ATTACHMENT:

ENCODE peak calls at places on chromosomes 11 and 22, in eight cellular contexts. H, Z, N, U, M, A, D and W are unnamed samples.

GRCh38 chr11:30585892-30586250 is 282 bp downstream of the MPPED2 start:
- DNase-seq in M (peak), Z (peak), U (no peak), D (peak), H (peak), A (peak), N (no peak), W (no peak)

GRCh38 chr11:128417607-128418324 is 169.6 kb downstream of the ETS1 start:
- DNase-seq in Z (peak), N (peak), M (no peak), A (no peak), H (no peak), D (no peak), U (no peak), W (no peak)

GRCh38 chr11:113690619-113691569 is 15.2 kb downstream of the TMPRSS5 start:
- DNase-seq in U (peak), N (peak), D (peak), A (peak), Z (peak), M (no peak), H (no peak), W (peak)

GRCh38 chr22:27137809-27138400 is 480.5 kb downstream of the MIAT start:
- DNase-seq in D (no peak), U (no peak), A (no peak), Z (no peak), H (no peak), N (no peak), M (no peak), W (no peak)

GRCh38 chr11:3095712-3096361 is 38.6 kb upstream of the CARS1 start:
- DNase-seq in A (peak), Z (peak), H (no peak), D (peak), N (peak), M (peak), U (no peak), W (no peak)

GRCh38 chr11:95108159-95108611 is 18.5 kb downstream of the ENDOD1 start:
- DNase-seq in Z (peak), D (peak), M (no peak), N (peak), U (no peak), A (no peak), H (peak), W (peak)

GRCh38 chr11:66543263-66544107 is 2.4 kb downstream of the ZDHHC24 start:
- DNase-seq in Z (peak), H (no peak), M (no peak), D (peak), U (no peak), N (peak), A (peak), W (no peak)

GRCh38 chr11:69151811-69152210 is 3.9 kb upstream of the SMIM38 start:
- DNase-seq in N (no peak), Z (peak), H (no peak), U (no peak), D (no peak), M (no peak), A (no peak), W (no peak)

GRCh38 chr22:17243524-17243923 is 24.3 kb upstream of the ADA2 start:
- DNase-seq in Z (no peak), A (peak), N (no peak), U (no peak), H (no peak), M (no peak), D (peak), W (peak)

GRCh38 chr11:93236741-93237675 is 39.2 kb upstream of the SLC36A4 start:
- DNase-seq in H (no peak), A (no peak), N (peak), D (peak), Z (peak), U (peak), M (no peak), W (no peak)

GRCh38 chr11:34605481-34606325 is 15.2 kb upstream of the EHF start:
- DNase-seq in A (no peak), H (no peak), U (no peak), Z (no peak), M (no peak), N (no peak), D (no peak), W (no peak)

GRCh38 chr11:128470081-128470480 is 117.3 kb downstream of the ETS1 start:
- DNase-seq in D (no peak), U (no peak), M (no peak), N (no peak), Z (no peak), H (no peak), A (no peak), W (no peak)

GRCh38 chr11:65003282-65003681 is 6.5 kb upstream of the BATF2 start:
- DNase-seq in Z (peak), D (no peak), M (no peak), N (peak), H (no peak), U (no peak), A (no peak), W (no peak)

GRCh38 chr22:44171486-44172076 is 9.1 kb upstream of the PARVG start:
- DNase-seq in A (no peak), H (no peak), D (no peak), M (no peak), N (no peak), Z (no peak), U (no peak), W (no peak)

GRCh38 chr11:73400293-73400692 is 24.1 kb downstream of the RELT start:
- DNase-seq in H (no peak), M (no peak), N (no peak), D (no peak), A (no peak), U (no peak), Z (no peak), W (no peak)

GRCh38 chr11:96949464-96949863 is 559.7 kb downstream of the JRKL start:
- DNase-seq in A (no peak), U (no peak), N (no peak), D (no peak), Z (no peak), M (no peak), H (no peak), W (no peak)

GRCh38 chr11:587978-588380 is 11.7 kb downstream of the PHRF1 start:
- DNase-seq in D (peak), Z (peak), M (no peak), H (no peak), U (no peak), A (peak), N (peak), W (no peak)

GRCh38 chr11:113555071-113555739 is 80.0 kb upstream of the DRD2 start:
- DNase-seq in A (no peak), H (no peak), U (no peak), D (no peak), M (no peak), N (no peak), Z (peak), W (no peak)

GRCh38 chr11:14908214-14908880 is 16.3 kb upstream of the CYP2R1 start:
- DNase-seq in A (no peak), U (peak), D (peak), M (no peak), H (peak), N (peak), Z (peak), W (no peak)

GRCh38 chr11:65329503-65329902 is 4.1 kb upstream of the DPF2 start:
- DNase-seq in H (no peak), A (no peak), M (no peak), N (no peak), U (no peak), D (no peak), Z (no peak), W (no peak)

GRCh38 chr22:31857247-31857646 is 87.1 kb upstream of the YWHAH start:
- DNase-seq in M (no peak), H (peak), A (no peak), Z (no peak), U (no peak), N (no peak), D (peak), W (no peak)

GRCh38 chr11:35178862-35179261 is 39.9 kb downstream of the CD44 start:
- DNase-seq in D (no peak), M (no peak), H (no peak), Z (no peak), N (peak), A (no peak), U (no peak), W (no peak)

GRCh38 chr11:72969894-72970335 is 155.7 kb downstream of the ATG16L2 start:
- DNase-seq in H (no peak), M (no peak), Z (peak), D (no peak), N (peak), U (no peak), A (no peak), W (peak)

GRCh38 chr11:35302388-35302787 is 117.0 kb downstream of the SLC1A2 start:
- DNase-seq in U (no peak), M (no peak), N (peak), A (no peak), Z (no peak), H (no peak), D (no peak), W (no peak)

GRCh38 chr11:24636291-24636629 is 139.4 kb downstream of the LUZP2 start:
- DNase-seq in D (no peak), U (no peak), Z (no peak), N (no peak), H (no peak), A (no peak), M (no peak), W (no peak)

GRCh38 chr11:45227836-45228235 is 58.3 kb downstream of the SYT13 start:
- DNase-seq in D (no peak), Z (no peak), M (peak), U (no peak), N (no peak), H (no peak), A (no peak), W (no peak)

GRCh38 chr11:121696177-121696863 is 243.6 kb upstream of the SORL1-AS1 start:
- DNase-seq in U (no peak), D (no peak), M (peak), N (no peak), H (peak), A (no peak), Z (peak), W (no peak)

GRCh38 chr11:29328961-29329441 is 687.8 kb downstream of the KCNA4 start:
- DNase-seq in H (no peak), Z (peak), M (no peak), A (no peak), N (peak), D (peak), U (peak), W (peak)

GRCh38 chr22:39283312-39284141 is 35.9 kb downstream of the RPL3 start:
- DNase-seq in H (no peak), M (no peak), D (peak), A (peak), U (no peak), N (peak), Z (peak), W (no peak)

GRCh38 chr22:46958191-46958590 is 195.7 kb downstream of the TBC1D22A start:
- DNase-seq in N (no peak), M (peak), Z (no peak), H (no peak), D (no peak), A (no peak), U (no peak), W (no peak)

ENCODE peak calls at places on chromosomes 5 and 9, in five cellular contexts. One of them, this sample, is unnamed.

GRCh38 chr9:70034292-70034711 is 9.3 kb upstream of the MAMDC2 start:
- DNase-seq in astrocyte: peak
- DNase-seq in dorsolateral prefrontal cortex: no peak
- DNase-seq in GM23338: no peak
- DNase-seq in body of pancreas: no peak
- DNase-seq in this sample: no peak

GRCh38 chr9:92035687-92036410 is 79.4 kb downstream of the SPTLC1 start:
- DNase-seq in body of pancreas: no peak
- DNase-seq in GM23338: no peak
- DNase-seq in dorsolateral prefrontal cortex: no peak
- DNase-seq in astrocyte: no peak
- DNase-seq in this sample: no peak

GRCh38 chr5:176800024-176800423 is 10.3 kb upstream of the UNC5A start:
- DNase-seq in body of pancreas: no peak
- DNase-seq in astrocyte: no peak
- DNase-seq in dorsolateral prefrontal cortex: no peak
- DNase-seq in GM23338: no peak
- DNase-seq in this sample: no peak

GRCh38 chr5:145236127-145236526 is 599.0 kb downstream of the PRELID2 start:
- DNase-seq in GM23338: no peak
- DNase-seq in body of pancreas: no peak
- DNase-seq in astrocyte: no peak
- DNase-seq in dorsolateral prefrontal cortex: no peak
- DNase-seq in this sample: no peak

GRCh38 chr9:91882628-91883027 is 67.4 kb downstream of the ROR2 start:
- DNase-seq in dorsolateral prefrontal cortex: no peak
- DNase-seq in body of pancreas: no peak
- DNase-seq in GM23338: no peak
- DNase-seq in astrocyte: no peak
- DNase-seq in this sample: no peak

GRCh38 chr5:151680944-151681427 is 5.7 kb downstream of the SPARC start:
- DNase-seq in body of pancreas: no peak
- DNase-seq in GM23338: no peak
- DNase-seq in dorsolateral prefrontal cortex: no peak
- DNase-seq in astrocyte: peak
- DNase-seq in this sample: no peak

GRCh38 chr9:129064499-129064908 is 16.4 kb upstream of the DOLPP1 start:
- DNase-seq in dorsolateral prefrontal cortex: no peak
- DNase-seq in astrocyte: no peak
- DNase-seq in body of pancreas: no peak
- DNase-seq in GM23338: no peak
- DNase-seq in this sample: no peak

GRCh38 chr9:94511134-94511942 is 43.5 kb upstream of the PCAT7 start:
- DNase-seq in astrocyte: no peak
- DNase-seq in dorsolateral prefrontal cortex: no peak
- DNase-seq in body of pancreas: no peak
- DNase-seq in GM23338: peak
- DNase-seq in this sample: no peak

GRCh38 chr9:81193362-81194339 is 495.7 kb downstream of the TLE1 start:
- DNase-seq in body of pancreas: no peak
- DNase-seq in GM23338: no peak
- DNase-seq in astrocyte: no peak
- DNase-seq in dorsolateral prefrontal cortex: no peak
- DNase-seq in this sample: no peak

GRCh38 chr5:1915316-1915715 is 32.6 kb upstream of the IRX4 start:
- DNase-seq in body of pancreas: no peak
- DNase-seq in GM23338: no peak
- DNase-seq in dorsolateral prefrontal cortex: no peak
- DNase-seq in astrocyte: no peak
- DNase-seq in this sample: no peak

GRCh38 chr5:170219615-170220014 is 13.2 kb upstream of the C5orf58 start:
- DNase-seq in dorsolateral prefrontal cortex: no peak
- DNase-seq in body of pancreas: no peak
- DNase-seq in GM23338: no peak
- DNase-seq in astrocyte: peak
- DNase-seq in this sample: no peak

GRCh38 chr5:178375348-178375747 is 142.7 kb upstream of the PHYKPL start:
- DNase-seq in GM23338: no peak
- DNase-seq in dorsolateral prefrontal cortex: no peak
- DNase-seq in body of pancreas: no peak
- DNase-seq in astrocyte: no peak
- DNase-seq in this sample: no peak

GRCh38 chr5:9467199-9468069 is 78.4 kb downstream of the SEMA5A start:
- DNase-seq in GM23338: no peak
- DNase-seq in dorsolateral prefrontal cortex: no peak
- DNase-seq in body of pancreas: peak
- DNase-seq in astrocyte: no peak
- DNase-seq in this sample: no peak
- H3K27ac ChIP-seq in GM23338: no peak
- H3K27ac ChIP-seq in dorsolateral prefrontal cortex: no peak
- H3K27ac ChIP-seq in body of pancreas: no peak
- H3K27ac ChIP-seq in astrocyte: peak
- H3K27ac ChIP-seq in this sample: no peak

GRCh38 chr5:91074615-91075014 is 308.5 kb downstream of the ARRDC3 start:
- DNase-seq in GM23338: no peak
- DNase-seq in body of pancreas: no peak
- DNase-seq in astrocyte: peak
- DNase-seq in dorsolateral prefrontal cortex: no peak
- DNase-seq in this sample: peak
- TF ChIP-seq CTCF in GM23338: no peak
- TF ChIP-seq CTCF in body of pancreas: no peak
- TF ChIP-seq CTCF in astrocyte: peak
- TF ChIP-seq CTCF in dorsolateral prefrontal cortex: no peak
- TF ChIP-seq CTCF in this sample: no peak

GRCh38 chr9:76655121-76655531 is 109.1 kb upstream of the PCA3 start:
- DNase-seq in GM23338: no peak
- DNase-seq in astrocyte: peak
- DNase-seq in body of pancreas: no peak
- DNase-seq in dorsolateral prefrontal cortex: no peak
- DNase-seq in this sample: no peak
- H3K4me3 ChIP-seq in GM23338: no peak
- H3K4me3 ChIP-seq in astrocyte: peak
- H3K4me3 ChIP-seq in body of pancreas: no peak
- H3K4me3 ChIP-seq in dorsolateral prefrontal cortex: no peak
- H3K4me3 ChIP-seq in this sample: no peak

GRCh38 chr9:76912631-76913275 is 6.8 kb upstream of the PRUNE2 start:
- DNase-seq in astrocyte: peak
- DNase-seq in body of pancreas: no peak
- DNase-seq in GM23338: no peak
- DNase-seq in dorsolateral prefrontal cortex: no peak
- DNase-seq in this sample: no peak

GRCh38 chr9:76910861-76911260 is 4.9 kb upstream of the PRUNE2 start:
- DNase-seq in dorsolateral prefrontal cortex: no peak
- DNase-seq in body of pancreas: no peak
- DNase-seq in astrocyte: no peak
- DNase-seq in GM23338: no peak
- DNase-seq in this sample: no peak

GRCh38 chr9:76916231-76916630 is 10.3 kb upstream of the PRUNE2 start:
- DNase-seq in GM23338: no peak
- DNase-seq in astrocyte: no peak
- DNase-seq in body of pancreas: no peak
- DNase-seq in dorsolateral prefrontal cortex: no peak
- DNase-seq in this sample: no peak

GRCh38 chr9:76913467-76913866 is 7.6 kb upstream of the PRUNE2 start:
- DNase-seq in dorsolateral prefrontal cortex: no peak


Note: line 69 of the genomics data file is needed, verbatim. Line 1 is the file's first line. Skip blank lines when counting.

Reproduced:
GRCh38 chr9:92035687-92036410 is 79.4 kb downstream of the SPTLC1 start: